ON THIS DATE IN 1879: BIRTH OF MACKINTOSH
Aeneas Lionel Acton Mackintosh, British Merchant Navy officer and Antarctic explorer, was born 1 July, 1879 in Tirhoot, India, son of Alexander and Annie Mackintosh. Though they were comfortable in the Raj, Annie left her husband and returned to Bedfordshire in 1891 with her six children Aeneas, Isobel, George, Alexander, Berkeley and Eric.
Aeneas joined the mercantile navy as a teen and rose through the ranks of the P&O. He had passed the master’s examination was third officer in the summer of 1907. It was at that point that Shackleton asked Mackintosh to be second officer with the Nimrod expedition.
From Shackleton’s Heart of the Antarctic:
Mackintosh came from the service of the Peninsular and Oriental Steam Navigation Company. He was transferred to the shore-party at a later date, but an unfortunate accident finally prevented his remaining in the Antarctic with us.
The accident was that a loading hook struck Mackintosh in the right eye and had to be removed by the surgeon Eric Marshall.
From Marshall’s diary:
‘…examined him and found what appeared to be a portion of retina protruding through eye. [Ernest] Joyce tells me that when he fell he saw lens lying on his cheek. Kept him under, 1st atropine and cocaine, until 2.30, when assisted by [Alister Forbes] Mackay and [ship surgeon Rupert] Michell we gave him chloroform, with leave to act as we thought right. Found eye collapsed, cornea torn right across centre, lens absent, much of the vitreous humour had escaped and retina torn. We unanimously decided to excise eye. Operation was successfully performed although circumstances adverse owing to lack of space, appliances etc.’
The surgery was conducted by the light of one oil lamp, with Mackintosh on the floor of the cabin and the medical staff kneeling over him. He returned to Sydney to receive special treatment for his eye and returned to Antarctica for the next season. Though this eliminated him from being chosen for the polar team, he remained part of the support team of the expedition and impressed Shackleton with his devotion to duty and strong will.
Mackintosh’s commission (1 July, 1908) in the Royal Naval Reserve from Probationary Sub-Lieutenant to Sub-Lieutenant was confirmed in 1910.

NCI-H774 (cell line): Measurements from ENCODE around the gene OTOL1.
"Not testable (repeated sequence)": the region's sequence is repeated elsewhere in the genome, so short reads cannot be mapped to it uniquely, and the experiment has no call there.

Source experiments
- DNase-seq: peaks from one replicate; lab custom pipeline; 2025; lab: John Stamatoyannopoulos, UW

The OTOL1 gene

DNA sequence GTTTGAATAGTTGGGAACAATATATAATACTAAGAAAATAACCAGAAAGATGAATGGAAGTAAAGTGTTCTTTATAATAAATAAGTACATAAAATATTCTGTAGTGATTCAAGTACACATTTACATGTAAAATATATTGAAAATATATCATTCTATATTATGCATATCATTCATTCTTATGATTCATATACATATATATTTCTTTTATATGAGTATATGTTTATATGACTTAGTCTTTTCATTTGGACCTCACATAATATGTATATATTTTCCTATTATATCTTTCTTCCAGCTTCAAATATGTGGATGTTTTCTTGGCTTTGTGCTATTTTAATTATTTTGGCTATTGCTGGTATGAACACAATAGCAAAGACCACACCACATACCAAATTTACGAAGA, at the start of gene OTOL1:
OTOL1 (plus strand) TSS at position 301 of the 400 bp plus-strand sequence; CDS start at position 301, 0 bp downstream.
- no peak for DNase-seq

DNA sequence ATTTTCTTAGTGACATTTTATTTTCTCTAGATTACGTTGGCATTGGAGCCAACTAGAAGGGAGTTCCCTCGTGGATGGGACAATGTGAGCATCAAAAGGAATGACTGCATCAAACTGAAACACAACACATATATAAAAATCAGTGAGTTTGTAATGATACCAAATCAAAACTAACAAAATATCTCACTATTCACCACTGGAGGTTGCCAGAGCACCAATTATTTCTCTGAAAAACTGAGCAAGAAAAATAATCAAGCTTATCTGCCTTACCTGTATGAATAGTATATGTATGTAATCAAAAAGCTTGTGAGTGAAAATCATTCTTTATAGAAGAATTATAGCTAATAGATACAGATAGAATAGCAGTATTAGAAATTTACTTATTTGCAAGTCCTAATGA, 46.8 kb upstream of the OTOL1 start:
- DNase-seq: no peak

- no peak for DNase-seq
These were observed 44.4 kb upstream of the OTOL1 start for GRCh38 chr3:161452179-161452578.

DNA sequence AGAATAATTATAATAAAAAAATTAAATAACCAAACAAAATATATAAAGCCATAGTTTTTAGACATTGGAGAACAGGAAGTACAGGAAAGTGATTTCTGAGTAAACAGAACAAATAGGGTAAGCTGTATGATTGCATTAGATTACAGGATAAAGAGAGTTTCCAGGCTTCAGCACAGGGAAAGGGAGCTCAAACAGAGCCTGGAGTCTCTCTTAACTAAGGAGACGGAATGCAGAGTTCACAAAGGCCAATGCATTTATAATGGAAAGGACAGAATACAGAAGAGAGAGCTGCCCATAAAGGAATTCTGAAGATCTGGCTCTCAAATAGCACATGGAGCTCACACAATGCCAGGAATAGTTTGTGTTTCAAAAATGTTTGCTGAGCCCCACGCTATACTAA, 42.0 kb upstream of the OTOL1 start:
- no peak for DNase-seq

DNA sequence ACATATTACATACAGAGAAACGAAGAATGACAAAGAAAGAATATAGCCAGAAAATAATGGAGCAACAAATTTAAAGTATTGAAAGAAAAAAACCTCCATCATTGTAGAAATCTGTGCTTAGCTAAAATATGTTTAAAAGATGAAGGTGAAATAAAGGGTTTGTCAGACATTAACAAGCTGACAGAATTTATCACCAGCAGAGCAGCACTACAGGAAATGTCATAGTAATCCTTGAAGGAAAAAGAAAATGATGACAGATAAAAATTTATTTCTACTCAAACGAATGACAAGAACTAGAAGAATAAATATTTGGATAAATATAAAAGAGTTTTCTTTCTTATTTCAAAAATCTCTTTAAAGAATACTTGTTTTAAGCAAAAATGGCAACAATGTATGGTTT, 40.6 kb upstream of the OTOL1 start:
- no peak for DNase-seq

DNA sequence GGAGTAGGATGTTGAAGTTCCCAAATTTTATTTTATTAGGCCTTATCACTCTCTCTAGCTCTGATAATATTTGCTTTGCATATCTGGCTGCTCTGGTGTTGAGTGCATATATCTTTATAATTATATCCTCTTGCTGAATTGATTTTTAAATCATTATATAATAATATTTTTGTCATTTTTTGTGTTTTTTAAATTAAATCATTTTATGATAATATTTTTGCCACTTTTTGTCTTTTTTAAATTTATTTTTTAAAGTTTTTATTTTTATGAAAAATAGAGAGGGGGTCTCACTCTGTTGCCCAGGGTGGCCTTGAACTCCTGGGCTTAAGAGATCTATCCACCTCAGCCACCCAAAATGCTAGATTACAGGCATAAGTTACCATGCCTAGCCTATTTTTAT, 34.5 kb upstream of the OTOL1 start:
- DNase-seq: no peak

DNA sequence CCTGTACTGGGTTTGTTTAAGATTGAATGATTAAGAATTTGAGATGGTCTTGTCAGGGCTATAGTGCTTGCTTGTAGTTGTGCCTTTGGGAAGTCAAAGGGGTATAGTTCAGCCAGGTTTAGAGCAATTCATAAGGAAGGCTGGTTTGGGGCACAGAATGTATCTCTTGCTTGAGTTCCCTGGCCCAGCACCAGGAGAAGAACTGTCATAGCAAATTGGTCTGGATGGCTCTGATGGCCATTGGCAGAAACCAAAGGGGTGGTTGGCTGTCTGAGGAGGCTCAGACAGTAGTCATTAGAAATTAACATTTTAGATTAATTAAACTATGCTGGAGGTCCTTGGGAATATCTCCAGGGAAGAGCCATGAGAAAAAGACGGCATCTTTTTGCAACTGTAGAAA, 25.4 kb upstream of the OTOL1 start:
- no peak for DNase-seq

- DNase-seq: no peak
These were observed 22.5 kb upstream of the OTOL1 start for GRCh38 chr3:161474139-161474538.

In 1911, Douglas Mawson went to Nagybánya (Hungarian name)/ Baia Maretook (Romanian name) in Hungary (now in Romania) for a geological survey project as part of Shackleton’s idea of a get-rich-quick, gold-mining investment. Shackleton sent along Mackintosh and John King Davis along as assistants. Mackintosh then spent three months of 1911 on the Cocos Islands in the South Pacific in search of Spanish treasure.
Mackintosh was later appointed Commander the Ross Sea party as part of Shackleton’s Imperial Trans-Antarctic Expedition, 1914–1917, and Captain of Aurora (Stenhouse was de facto Captain when Mackintosh alighted in Antarctica). He was faced with difficulties in organisation, funding, management, leadership and, of course, being stranded on the Antarctic continent after Aurora was carried away by the power of the ice. He was promised £1,000 to fit out Aurora in Australia and even this money wasn’t forthcoming. Mackintosh was very aware of his responsibilities and fretted over his expenditure. He cabled to expedition offices in London saying ‘money I must have’ as he knew that ‘the lives of men [are] on my hands’. Despite the difficulties, hardships, inadequate provisions and equipment, the ten men of the stranded party laid the depots exactly as they were meant to do for the use of the transcontinental party from Endurance.
Mackintosh and Victor Hayward left Hut Point with the intent of returning to Cape Evans on 8 May, 1916. They were never seen again.
Shackleton gave a lecture in New Zealand on 7 March, 1917, following the return of the relief expedition to raise funds for Mackintosh’s widow—half went to the local Red Cross Fund in Christchurch and half went to support Gladys Mackintosh.
On his return to England in 1917, Joseph Stenhouse made contact with Mackintosh’s widow, Gladys, to give her the letters of her late husband. His death was a tough blow for Gladys, particularly with two young children, but she met her circumstances with resoluteness. Stenhouse and Gladys married on 2 October, 1923.
Most of the above is taken from the following, wonderful book:
Tyler-Lewis, K. The Lost Men: The Harrowing Story of Shackleton’s Ross Sea Party. London, 2006.
The Press (Christchurch), 7 September, 1908.
The London Gazette, 9 September, 1910.
Daily Mail (Brisbane), 8 February, 1917.
The Evening Post (Wellington, NZ), 5 March, 1917
The Otago Daily Times (Dunedin), 2 October 1923
R. Guly, ‘Surgery and anaesthesia during the heroic age of Antarctic exploration (1895-1922)’, British Medical Journal, 17 December, 2013.
Scott-Fawcett, ‘The Ross Sea Party – Debacle or Miracle?’, The James Caird Society Journal No. 9 (2018), pp. 7-22.
E. H. Shackleton, The Heart of the Antarctic: Being the Story of the British Antarctic Expedition 1907-1909 (Philadelphia, 1909), Vol. I., pp. 28, 88; Vol. II, p. 427.
R. Huntford, Shackleton (London, 2000), pp. 324-325, 643.
M. Smith, Shackleton: By Endurance We Conquer (Cork, 2014), pp. 238, 278.
S. Haddelsey, Ice Captain: The Life of J. R. Stenhouse (Stroud, 2008), pp. 25-28, 135-136, 176.
‘Mackintosh, Aeneas Lionel Acton’, Shackleton Online, Scott Polar Research Institute: https://www.spri.cam.ac.uk/museum/shackleton/biographies/Mackintosh,_Aeneas_Lionel_Acton/